Have you heard the good word about Sparks? They’ve been around since the ’60s, but they’re only just getting their due now in Edgar Wright’s exhaustive, very loving documentary. Where some bands have simply recycled the same four or five notes for decades, Sparks are an illustration in staying ahead of the curve, changing their sound from album to album, even if it meant more flops than hits. Ron and Russell Mael’s commitment to weirdness never feels forced or phony, but rather the only way they know how to be, an admirable quality in an industry that relies on homogeny to ensure success. Though its considerable length might suggest The Sparks Brothers is strictly for superfans, its breezy, playful tone, incorporating both the usual performance footage and animated sequences, makes it welcoming to newcomers, giving Sparks the massive fanbase they deserve after all this time. [Gena Radcliffe]

Read our review here.

The Souvenir Part II

top films 2021

It’s been a little while since Julie (Honor Swinton Byrne) got out of her abusive relationship with Anthony (Tom Burke). He’s now dead; she’s crafting her thesis film for school. In Joanna Hogg’s continuation of the 2019 original, the concept of reckoning with one’s emotions is difficult because it’s impossible to be fully internal. The act of compartmentalizing the past, to truly do it justice, is to project it onto others. The pain doesn’t fully disintegrate. It spreads onto others, thinner and thinner onto more and more until it manages to cease. The Souvenir Part II marks one of the finest depictions of coping with trauma in its trust to the audience, blending metatext and activating one’s memory to refreshingly mature effect. [Matt Cipolla]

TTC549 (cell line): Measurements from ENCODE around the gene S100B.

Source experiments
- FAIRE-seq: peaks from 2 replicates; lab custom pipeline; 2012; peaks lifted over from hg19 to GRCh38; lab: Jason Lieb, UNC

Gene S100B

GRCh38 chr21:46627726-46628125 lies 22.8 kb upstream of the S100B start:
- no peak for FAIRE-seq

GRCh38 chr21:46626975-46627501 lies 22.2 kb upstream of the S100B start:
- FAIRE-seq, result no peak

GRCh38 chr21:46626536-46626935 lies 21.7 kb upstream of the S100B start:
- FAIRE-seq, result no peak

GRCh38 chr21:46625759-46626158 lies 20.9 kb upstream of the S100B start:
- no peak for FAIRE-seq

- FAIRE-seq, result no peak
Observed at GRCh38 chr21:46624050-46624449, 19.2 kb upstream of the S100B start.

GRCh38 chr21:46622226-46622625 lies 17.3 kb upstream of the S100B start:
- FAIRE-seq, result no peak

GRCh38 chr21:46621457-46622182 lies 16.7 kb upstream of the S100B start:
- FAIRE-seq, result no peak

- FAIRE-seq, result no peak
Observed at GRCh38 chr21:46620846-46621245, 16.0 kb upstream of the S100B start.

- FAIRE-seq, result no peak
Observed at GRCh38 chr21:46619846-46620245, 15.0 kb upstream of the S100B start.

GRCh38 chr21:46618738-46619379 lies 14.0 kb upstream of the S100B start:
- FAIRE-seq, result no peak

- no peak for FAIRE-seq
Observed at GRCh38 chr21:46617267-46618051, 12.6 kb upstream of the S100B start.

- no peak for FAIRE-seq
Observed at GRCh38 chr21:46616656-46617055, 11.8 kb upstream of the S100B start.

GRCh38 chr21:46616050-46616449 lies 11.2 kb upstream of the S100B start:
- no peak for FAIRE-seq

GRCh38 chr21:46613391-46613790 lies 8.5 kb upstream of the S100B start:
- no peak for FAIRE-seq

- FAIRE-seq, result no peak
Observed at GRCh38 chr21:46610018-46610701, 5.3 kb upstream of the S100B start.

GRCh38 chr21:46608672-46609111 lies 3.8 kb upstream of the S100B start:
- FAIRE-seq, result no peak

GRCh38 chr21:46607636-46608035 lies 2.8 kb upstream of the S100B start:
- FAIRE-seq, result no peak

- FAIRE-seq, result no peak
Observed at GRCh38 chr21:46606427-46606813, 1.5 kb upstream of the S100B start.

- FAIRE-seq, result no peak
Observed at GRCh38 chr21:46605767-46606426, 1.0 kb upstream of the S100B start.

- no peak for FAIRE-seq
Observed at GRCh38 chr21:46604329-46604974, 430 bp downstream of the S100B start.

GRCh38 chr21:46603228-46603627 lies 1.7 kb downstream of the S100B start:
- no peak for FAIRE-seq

Read our review here.


top films 2021

In which Kristen Stewart plays Diana of Wales in a fable about keeping one’s humanity in a fundamentally anti-human environment. The British Royal Family’s insistence on personal and public selves that must simultaneously be entirely separate from the real person and the whole of that real person, an insistence abetted by the largely callous staff lead by Timothy Spall’s thin sneer and rules-lawyering. Director Pablo Larraín and writer Steven Knight weave a cold, at times horrifying Christmas holiday on the royal estates. Stewart jumps her Diana from thread to thread as she and her vanishingly few allies (Sally Hawkins and Sean Harris both distinctly and wonderfully warm). It’s stupendous work, a performance built on Diana’s loneliness, the knowledge that she needs to get out despite its apparent impossibility, and the rare moments where she gets to live. Stewart and her collaborators have made an eerie, bittersweet picture. [Justin Harrison]

Read our review here.


top films 2021

Julia Ducournau’s follow-up to Raw was, and for some likely still is, seen as “that movie where a serial killer (Agathe Rousselle) gets pregnant from fucking a car.” Beyond that, it’s something far more introspective: A tale of the death of gender and the hope in purging that binary. It’s about appreciating the cold, dead life force of machinery and growing through its lack of pretense. It’s the departure from femininity as performance and masculinity as a mask, which, while complementary to each other, remain equally vacant beyond theatrics. As the skin comes to reveal the hardware beneath and the pinks and blues bleed into lights more frigid, the only productive thing is to move that lack of gender further. It’s the only way to actually connect. [Matt Cipolla]

Read our review here.


top films 2021

A sketch of the ancient European myth, the serenely enigmatic Undine mostly resembles the fable in its cosmic uncertainty. It instead revels in more grounded mysteries like déjà vu or unlikely coincidence. It also reveals more chemistry in a recitation of a lecture about the historical intersections of geography and architecture in Germany than fish-out-of-water pratfalls.